Tuesday, 29 March 2011

Profiled - Richard Hawley




Richard Hawley has re-entered the studio to complete the follow up to 2009’s ‘Truelove’s Gutter’.

The songwriter has set up camp at Sheffield’s Yellow Arch Studios with long-time confederate Colin Elliot for his seventh studio album. It comes off the back of a busy 20 years for Hawley with his sultry tones and classic sense of cool leading him to be dubbed as Yorkshire’s answer to Frank Sinatra.

Having collaborated with stars such as Duane Eddy, Nancy Sinatra and Tony Christie, the guitarist famously joined Pulp in the later stages of their career, touring and recording on their last album, ‘We Love Life’.  

Playing in one of Britain's biggest bands of the Nineties would be the pinnacle of many musicians' career, not for Richard Hawley and his most significant success has come as a solo artist. Known for his no-nonsense balladry that shines with a nostalgia of simpler times, the captivating instrumentation and heartfelt lyrics emanate a strong love of his hometown with dedications to the city’s heritage on LP titles such as ‘Lowedges’ and ‘Lady’s Bridge’.    

In 2006 the 44 year-old was tipped to take the much coveted Mercury Prize for ‘Coles Corner’. He was eventually beaten by fellow Sheffielders Arctic Monkeys to which Alex Turner notoriously declared: “Someone call 999 - Richard Hawley’s just been robbed.”

He was later honoured with an honorary doctorate from Sheffield Hallam University for his work on the album.

Born on January 17, 1967, in Pitsmoor, Sheffield, Hawley comes from strong music stock - his father, Dave, was a well known guitarist in Sheffield, plying his trade in the Dave Hawley Combo and the better known Black Cats throughout the Sixties and also made appearances with the renowned blues talents of John Lee Hooker and Little Walter.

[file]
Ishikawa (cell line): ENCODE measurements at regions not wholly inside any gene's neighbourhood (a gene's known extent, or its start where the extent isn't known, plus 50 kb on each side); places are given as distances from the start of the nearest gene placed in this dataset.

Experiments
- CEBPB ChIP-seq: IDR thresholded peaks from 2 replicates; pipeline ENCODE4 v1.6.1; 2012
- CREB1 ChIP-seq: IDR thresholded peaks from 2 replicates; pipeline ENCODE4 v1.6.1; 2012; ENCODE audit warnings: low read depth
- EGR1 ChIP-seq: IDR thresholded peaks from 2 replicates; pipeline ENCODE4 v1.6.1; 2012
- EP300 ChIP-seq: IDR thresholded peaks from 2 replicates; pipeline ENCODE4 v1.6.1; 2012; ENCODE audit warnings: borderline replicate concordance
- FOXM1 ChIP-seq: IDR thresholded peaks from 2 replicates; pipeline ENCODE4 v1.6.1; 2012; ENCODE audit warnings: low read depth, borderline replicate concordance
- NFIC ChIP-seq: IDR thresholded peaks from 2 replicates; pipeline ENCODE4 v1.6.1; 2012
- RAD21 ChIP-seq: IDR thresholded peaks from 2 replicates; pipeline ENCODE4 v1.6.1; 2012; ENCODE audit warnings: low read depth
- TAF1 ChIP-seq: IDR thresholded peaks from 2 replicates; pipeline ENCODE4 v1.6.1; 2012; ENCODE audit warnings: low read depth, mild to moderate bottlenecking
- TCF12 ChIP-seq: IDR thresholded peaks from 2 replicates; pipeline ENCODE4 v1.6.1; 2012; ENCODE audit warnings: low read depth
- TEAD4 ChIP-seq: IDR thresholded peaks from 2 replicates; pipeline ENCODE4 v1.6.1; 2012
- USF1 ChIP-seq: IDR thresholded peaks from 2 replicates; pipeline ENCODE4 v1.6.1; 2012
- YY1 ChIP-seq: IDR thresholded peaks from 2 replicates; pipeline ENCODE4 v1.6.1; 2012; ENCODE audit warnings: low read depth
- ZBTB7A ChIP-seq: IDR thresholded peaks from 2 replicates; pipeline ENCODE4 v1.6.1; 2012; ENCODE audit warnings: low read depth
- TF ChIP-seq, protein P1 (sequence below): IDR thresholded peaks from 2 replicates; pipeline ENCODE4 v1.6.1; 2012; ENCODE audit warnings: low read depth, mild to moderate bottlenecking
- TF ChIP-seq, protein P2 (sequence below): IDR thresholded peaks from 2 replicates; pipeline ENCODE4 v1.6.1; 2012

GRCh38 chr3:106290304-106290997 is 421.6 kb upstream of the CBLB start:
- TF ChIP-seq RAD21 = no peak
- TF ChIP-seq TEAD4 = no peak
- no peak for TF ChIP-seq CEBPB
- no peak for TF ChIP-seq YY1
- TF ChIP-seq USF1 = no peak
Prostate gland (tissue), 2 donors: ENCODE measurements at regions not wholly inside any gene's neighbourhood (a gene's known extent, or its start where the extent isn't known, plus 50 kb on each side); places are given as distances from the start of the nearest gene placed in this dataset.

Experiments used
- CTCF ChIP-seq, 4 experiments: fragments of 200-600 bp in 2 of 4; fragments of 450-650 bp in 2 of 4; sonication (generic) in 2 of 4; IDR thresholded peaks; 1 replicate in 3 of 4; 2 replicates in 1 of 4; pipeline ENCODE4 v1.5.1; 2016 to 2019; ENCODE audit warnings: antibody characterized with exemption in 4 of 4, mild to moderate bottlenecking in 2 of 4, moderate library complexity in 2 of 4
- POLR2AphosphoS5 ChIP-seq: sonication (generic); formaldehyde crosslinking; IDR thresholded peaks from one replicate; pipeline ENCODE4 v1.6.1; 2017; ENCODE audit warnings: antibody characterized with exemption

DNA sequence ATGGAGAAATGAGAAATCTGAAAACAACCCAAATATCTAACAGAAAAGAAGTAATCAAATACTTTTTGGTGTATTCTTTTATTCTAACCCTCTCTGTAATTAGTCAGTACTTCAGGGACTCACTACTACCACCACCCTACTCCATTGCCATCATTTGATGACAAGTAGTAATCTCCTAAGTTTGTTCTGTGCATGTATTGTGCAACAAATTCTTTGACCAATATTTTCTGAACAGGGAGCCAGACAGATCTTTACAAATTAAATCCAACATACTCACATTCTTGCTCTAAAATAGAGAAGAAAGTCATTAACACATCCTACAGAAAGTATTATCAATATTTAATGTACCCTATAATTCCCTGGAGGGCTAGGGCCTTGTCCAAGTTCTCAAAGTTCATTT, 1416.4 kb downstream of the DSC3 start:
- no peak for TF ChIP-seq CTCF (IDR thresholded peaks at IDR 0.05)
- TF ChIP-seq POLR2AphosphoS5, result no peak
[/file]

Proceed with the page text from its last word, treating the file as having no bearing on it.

Hawley picked the guitar up at a young age and after being caught with his father’s forbidden and prized instrument his interest in music was then nurtured by his father and uncle, Frank White – a well known Sheffield blues guitarist who rose to fame in the Sixties. By the age of 14 Hawley was on tour with Chuck Fowler’s band playing rock n’ roll covers at European strip clubs.

In the mid-Eighties Hawley formed Treebound Story, in which he featured on backing vocals and guitar, with friends from Firth Park Secondary School. It was a time when electronica was on the rise, a scene that centred around Sheffield and new bands such as the Human League, ABC and Cabaret Voltaire were picking up admiring glances nationwide.

The Treebound Story didn’t follow the mainstream which probably led to their minimal success, despite being noted by John Peel. They split in 1992 and reformed as the Lovebirds and although there was an offer from Ultimate Records, nothing was signed. While other members shaped a new band called Babybird (of ‘You’re Gorgeous’ fame,) Hawley joined the Longpigs towards the close of 1993.

This band became something of a cult act in the decade of Brit Pop and scored hit singles with ‘She Said’ and ‘Lost Myself’.  The Longpigs were a relentless touring machine, playing with the likes of U2 and Radiohead but it ultimately led to burn out and they folded in 1997, leaving Hawley drained and facing an ever-increasing drug habit.

In 2009, Hawley, now clean from drugs and the troubled times of over ten years ago, told Clash Magazine that he prefers not to look at the old times: “If you look back it’s too negative, you’re always facing the future with the back of your head.”

Richard Hawley still lives in Sheffield with his wife and three children.


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